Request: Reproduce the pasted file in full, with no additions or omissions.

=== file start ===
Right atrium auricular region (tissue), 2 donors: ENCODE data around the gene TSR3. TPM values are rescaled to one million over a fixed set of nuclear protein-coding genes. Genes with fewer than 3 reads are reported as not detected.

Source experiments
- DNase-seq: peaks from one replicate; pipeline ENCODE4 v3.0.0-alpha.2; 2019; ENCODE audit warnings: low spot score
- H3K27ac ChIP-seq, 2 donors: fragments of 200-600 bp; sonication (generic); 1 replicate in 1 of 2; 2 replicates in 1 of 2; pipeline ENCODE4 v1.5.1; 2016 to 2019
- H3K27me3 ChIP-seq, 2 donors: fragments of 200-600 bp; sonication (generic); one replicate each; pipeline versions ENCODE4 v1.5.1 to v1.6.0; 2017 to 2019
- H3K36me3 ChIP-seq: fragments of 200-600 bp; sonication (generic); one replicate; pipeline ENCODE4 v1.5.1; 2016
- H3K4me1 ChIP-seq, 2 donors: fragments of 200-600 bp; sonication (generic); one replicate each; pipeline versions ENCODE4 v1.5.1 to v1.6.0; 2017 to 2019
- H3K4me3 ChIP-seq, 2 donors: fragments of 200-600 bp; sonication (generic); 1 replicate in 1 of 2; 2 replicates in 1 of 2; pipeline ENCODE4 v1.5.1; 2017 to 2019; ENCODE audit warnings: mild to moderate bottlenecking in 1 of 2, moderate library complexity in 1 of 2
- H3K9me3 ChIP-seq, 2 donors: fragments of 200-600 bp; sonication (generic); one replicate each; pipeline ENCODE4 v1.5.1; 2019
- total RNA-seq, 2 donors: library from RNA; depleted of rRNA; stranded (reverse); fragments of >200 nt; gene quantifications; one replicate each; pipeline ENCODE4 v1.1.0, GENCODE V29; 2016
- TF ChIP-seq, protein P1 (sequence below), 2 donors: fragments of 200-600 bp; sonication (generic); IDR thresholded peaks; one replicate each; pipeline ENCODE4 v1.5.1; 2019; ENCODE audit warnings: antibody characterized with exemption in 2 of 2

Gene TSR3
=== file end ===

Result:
Right atrium auricular region (tissue), 2 donors: ENCODE data around the gene TSR3. TPM values are rescaled to one million over a fixed set of nuclear protein-coding genes. Genes with fewer than 3 reads are reported as not detected.

Source experiments
- DNase-seq: peaks from one replicate; pipeline ENCODE4 v3.0.0-alpha.2; 2019; ENCODE audit warnings: low spot score
- H3K27ac ChIP-seq, 2 donors: fragments of 200-600 bp; sonication (generic); 1 replicate in 1 of 2; 2 replicates in 1 of 2; pipeline ENCODE4 v1.5.1; 2016 to 2019
- H3K27me3 ChIP-seq, 2 donors: fragments of 200-600 bp; sonication (generic); one replicate each; pipeline versions ENCODE4 v1.5.1 to v1.6.0; 2017 to 2019
- H3K36me3 ChIP-seq: fragments of 200-600 bp; sonication (generic); one replicate; pipeline ENCODE4 v1.5.1; 2016
- H3K4me1 ChIP-seq, 2 donors: fragments of 200-600 bp; sonication (generic); one replicate each; pipeline versions ENCODE4 v1.5.1 to v1.6.0; 2017 to 2019
- H3K4me3 ChIP-seq, 2 donors: fragments of 200-600 bp; sonication (generic); 1 replicate in 1 of 2; 2 replicates in 1 of 2; pipeline ENCODE4 v1.5.1; 2017 to 2019; ENCODE audit warnings: mild to moderate bottlenecking in 1 of 2, moderate library complexity in 1 of 2
- H3K9me3 ChIP-seq, 2 donors: fragments of 200-600 bp; sonication (generic); one replicate each; pipeline ENCODE4 v1.5.1; 2019
- total RNA-seq, 2 donors: library from RNA; depleted of rRNA; stranded (reverse); fragments of >200 nt; gene quantifications; one replicate each; pipeline ENCODE4 v1.1.0, GENCODE V29; 2016
- TF ChIP-seq, protein P1 (sequence below), 2 donors: fragments of 200-600 bp; sonication (generic); IDR thresholded peaks; one replicate each; pipeline ENCODE4 v1.5.1; 2019; ENCODE audit warnings: antibody characterized with exemption in 2 of 2

Gene TSR3